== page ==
First and foremost I want to tell any readers to check out Mark Dignacco's piece about Jose Fernandez which is on Top Cheddar as well. I am not writing this to compete with Mark and his tribute because what he wrote was phenomenal and I want that to get just as much exposure as this, maybe even more. I am writing about Jose Fernandez's untimely death but not so much as a tribute.
As a fan of sports and pop culture, when an athlete or icon dies I usually take a step back and think about if that person really made an impact on my life, because when it comes down to it, I do not know any of them on a personal level. From time to time I find exceptions such as Robin Williams, and Glenn Frey's deaths because Robin's movies and Glenn's music definitely both had impacts on my life. The deaths of the Lokomotiv hockey team in Russia a few years back and the few former enforcers from the NHL who passed impacted me as well because hockey has always been big in my life.
Jose's impact on me has been much different than the deaths of those I listed above, at first it doesn't even seem like I should care much. Yes it is sad that Jose died, he was a good guy and a great young athlete, he did not play for a team I root for (though i conveniently have a Marlins hat) and at times I even thought his showboating was a little much. I was shocked to see that Jose had died today once I opened twitter, the level of shock when I thought about it a few minutes later was sort of surprising, he plays for the Marlins, he wasn't one of my favorite athletes, why do I give a shit?
1992-2016........ Those eight numbers are what made me sad, due to the fact that 1992 was the year in which I was born as well. 1992 stood out to me and then the social media flood gates opened, I saw that Jose was stoked that his wife was pregnant, in a few short months Jose was going to become a father. Gifs of Jose owned the internet, usually Gifs are silly and show athletes messing up and we all have a laugh, but these were Gifs displaying the pure joy he got from hitting baseballs and striking people out. It looked as if at times that Jose could injure himself purely off of fist pumps emphatically shot into the air.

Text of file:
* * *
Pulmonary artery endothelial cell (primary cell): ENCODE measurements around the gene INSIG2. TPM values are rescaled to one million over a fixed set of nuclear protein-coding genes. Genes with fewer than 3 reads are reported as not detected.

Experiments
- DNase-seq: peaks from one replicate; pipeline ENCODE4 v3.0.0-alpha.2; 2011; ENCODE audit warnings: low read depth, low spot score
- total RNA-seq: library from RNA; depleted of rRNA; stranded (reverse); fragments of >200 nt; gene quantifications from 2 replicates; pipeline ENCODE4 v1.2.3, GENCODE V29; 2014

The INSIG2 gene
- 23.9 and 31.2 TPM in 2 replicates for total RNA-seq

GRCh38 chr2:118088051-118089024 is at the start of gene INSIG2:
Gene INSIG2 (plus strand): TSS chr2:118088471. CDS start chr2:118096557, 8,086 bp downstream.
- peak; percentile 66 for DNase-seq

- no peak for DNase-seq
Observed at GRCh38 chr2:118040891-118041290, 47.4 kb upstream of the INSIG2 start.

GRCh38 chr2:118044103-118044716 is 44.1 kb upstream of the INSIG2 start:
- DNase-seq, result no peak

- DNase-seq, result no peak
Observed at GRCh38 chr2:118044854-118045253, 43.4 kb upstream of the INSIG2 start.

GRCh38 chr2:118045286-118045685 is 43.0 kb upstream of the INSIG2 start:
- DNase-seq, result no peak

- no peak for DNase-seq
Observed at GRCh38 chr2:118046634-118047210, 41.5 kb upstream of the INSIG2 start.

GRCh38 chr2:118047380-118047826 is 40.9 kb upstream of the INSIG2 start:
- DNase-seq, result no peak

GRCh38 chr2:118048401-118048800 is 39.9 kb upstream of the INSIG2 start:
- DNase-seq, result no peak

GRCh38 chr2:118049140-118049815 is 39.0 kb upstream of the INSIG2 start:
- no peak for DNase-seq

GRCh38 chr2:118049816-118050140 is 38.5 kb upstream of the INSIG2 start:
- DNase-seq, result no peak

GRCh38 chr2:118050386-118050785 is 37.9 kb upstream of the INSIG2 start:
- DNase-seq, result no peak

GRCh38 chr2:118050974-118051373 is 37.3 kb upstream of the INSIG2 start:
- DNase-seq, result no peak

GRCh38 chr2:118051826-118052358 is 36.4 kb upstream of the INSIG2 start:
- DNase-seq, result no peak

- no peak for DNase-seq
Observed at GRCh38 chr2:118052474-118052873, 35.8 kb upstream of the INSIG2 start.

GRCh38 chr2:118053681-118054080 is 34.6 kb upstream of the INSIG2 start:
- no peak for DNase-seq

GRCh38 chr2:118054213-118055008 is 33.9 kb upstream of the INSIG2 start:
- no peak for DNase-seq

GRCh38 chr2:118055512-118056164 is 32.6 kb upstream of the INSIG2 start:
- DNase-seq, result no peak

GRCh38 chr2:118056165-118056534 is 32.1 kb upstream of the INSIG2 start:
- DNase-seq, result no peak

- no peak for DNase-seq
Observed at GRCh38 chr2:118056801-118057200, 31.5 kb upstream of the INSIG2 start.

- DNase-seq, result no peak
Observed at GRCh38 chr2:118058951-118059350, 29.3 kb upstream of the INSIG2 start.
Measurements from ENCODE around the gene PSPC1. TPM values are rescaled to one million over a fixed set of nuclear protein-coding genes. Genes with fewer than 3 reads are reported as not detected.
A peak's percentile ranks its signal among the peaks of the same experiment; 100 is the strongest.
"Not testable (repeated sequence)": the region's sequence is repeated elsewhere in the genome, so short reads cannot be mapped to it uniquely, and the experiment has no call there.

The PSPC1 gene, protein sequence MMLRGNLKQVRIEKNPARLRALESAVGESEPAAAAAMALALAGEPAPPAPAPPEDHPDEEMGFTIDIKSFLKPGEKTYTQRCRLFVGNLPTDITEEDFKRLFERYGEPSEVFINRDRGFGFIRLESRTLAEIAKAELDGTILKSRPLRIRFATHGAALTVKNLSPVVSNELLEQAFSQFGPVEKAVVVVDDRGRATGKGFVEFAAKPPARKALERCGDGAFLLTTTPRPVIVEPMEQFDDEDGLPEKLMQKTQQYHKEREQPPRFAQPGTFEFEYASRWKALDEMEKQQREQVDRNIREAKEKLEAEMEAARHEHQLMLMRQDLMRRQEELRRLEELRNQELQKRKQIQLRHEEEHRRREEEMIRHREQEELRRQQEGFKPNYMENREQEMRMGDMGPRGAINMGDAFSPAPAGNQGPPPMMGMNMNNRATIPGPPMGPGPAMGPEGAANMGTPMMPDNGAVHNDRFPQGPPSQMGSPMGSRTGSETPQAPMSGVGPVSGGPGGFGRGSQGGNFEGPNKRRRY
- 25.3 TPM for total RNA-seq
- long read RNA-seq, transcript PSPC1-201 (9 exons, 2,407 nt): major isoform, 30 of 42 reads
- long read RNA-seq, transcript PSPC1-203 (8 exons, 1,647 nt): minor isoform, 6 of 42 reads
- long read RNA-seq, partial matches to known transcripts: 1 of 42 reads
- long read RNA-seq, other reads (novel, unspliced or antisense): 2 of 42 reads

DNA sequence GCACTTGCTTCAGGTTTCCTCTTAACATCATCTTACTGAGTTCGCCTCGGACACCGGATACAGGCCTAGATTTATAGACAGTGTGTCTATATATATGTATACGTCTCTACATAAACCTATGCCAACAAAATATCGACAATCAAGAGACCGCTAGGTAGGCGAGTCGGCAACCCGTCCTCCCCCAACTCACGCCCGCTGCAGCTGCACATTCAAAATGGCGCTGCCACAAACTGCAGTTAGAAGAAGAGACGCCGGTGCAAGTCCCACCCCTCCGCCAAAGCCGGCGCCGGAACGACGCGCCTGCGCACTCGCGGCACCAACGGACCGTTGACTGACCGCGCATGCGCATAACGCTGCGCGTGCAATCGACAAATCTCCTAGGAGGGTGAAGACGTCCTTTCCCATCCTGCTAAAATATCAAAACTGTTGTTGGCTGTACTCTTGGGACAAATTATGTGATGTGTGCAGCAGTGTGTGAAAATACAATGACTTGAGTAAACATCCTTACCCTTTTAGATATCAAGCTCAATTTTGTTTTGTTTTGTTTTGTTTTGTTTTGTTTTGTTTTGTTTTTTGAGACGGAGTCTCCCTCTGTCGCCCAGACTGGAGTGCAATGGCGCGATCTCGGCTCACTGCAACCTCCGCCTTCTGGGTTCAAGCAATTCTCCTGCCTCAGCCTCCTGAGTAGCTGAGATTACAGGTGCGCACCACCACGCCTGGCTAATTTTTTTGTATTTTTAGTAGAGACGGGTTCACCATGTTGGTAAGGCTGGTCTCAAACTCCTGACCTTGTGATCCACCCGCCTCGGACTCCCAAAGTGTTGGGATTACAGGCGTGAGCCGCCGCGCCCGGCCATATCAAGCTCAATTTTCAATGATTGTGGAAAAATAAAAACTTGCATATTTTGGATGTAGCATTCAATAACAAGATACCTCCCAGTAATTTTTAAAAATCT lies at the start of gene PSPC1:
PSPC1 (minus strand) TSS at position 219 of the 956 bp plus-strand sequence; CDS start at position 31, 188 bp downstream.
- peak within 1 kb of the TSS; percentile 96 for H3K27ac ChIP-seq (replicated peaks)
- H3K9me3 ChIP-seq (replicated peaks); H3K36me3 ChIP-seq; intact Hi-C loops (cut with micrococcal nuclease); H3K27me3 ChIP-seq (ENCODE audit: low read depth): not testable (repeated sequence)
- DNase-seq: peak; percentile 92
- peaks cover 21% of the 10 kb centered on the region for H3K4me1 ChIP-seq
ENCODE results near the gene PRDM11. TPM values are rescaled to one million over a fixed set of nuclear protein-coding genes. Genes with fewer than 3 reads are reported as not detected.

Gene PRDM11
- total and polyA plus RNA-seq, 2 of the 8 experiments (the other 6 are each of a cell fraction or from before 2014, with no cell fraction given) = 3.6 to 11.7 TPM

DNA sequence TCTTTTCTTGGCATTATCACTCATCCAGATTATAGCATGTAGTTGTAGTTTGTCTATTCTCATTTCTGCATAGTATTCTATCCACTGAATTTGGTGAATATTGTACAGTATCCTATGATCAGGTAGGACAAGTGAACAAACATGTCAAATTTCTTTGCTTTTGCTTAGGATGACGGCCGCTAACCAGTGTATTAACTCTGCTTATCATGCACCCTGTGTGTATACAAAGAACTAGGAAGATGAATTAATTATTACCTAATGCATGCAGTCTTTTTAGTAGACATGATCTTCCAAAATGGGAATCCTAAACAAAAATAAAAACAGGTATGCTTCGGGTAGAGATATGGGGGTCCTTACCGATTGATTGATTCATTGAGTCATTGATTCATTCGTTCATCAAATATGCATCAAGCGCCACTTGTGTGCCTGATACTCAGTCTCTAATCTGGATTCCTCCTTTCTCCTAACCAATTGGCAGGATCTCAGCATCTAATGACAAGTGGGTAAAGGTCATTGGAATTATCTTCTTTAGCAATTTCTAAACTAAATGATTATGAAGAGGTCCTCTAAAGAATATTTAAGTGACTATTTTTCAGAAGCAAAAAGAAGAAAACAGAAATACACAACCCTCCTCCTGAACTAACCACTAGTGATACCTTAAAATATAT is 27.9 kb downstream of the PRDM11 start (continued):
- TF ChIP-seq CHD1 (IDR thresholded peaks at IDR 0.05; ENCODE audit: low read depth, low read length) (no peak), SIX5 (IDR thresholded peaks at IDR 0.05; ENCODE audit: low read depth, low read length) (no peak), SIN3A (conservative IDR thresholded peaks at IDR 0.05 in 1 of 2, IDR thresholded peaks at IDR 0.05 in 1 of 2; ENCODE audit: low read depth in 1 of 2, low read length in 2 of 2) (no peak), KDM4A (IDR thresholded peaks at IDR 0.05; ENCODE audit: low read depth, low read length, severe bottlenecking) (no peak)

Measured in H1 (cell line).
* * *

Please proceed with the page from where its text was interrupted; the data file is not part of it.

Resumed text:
I started to think of who I was as a person just based on the fact that Jose was my age and he left a mark on not just baseball, but the sports world as a whole. Jose defected from Cuba at the age of 15, it would be easy for him to resent the hardships he had to go through and pout when he did not get his way, but he did not do that, he pulled up chairs to watch firework displays after the Major League games he played in, he hugged, he cheered. Jose is the perfect example of not taking anything for granted, he worked hard to play the sport he loved and he'd be damned if anyone would take the joy away from him.
Jose Fernandez's death caused me to think of my own life, and when I do I don't mean comparing how successful I am to him, that would be a silly comparison and not fair to myself. Often people ask me what is wrong, why I look so sad, at times I am sad, and it is something I struggle with, other times it is just the expression on my face that leads people to believe I am not happy. Jose had many difficult times in his life, to an extent that I will never be able to relate to, we both have spent 24 years on this earth, thousands of miles a part and with paths that have been completely different. Tomorrow I hope to smile a little more, fist pump a little more, and realize that the moments that make up each and every one of my days are special.